When we speak of “positive cats,” we are referring to cats in which we tracked the human immunodeficiency virus or feline leukemia. These are common diseases in cats, yet little known of their masters.
FIV positive cats
The feline immunodeficiency virus is classified by virologists as a lentivirus, namely that it only affects the animals and slowly attacks the immune system of cats for long periods.
Since this virus affects the defenses of carrier animals, the problem is reflected more by infections that let the disease than the disease itself. This chronic disease is controllable but can not be eliminated, which means she will accompany our furry friend for the rest of his life.
If your cat is positive to test FIV, there are three possible outcomes. The first implies that the cat is self-immunized and gets to defeat the virus. The second implies that it is only carrying the disease without suffering the consequences. And the third implies that continues to live quietly, but struggling against an immune system that is deteriorating gradually and inexorably.
Feline leukemia, is it the same as in humans?
Furthermore, feline leukemia is transmitted by a retrovirus that, besides weakening the cat’s immune system by promoting its exposure to variations and present in the environment infections, is printed in the genetic material of its cells and complicates treatment.
Among the most common diseases produced by this virus are anemia, opportunistic infections, leukopenia, liver disease, reproductive problems and gastrointestinal disorders, neoplasms, neurological diseases, coagulation problems, and inflammation ganglia.
These diseases are not classified as zoonotic diseases. That is to say. They are not transmissible between animals and humans. In the case of FIV, a method of transmission distance is through saliva, and thus leaving infected, and uninfected cats share their food bowls and water bowl carries the risk of transmission, although they are not common. However, the most common method of transmission is through blood contact, either by transfusion or bites deep positive cats on non-positive cats.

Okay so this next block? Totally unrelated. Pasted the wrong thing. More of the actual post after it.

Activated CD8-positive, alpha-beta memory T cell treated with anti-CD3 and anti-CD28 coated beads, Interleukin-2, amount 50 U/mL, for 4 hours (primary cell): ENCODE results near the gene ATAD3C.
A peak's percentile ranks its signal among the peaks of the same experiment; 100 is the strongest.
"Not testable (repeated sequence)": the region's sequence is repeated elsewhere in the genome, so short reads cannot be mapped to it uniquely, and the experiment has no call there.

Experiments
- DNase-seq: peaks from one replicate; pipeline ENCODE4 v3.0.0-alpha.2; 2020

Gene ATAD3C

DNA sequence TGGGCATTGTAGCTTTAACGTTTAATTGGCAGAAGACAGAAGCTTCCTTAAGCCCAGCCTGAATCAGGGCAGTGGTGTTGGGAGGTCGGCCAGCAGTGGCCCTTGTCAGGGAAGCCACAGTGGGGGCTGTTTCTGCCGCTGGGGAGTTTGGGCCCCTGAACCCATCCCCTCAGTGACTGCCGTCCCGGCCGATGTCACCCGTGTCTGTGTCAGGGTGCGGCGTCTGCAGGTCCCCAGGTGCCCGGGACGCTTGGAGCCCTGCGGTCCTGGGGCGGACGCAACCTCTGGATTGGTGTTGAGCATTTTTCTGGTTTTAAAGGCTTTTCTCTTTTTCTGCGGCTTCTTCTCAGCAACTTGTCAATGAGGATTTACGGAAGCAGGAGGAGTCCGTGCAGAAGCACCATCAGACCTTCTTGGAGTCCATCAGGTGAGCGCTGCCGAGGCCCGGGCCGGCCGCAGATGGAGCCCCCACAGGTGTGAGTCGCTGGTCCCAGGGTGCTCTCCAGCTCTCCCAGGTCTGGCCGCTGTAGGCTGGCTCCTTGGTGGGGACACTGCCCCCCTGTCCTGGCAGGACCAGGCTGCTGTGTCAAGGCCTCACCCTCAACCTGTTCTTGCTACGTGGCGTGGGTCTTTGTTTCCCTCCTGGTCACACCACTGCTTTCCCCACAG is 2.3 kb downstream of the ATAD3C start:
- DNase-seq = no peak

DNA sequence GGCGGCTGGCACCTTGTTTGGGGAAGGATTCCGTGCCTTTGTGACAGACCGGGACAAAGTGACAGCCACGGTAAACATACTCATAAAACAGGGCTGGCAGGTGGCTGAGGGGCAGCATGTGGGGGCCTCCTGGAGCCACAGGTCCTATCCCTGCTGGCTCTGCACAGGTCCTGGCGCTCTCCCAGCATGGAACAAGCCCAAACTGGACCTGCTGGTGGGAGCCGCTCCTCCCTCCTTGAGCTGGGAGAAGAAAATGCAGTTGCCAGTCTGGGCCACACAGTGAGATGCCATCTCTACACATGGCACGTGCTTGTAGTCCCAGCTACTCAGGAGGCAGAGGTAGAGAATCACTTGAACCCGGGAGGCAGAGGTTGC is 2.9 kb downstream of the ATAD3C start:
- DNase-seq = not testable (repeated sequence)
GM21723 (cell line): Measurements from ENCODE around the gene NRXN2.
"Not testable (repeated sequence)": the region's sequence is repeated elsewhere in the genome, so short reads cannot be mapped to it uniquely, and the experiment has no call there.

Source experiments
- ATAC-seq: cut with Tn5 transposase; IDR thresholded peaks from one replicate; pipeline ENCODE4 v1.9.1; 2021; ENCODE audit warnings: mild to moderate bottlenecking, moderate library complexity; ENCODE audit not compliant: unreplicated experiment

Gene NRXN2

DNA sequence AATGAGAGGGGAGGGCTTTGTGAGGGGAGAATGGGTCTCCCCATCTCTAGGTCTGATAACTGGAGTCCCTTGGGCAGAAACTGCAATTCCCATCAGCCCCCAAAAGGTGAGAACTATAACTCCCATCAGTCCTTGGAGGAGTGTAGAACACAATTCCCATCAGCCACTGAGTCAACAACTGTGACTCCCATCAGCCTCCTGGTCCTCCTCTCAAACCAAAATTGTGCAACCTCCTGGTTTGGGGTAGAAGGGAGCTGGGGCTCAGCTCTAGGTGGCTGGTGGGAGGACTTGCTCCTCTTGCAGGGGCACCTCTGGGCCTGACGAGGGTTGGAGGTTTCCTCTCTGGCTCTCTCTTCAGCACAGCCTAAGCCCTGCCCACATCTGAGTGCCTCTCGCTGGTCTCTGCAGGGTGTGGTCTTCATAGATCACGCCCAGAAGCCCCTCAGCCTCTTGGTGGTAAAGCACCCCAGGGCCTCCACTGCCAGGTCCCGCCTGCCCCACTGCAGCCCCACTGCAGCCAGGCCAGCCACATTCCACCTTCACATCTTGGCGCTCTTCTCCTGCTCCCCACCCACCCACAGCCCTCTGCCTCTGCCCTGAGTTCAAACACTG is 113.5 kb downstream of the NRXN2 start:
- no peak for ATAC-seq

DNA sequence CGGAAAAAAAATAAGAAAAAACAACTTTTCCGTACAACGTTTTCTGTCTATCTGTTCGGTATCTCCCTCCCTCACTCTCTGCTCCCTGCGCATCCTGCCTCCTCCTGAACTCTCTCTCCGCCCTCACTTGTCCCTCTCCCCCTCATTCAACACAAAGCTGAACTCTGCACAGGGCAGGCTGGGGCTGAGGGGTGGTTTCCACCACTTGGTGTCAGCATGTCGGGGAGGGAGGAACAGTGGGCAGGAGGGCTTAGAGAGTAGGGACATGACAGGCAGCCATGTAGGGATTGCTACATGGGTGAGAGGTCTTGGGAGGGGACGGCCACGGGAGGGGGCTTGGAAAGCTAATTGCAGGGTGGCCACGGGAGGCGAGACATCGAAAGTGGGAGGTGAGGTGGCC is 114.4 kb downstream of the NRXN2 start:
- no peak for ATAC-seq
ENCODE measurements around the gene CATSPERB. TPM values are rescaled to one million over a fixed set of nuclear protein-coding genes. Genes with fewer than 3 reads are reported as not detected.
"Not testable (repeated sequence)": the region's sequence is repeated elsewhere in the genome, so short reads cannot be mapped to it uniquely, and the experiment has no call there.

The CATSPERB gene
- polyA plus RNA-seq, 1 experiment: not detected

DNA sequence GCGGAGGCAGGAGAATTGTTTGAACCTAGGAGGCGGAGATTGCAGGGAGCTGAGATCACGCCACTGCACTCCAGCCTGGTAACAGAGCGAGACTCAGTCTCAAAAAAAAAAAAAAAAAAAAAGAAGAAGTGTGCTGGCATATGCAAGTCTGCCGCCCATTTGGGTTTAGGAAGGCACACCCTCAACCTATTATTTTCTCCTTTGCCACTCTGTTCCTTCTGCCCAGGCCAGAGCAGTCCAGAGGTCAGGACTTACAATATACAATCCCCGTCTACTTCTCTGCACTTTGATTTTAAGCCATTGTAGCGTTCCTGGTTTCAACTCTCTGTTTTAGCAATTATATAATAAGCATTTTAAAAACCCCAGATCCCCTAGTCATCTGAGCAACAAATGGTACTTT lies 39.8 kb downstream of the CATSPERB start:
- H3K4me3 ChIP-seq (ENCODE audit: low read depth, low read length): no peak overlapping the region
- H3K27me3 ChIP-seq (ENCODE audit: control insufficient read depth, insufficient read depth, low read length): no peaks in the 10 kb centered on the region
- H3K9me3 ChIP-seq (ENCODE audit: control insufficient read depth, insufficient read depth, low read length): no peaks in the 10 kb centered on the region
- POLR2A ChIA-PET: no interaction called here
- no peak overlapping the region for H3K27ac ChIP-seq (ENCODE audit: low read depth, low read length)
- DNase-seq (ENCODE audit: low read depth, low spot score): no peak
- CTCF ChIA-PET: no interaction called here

In the case of leukemia, the transmission is rather by contact between mucous membranes by blood contact, including tears, saliva, nasal secretions, and congenital transmission.
Feline leukemia is not more transmissible between animals and humans because it is a virus that affects only the feline immune system.
How to tell if your cat is positive
Both conditions lead to predictable symptoms and detectable, but as is also the case for certain chronic diseases in humans, they can be present for long periods without any symptoms.
Some tracks which can indicate the existence of leukemia and the feline AIDS are fever, swollen lymph glands, neutropenia, loss of appetite, opaque hair, frequent skin infections, stomatitis, recurrent urinary tract infections or respiratory, progressive weight loss, spontaneous abortions, lymphomas, neurological deterioration, and convulsions.
However, these symptoms can often occur with other diseases or be diagnosed as an isolated disease and taking into account the frequency of appearances. It is strongly advised to take the cat to the vet to make him undergo the relevant tests.
Screening tests used for both diseases are by blood analysis, plasma, or serum, and as cases of discordance were observed in patients who were positive with each other and with negative, we strongly recommend to perform several tests screening for these diseases.
Here immunodeficiency testing by blood or marrow, the enzyme immunoassay ELISA blood test, the chain reaction of the polymerase analysis of blood and plasma, the Western blot analysis of blood, and finally, immunochromatographic.
The positive cats could live a life quite normal if they were detected early. Although incurable diseases and no preventive vaccines, they are controllable and can be addressed over time, and thanks to the attention and appropriate care, we will have our faithful animal and sometimes misunderstood, that will live robust and happy for many years.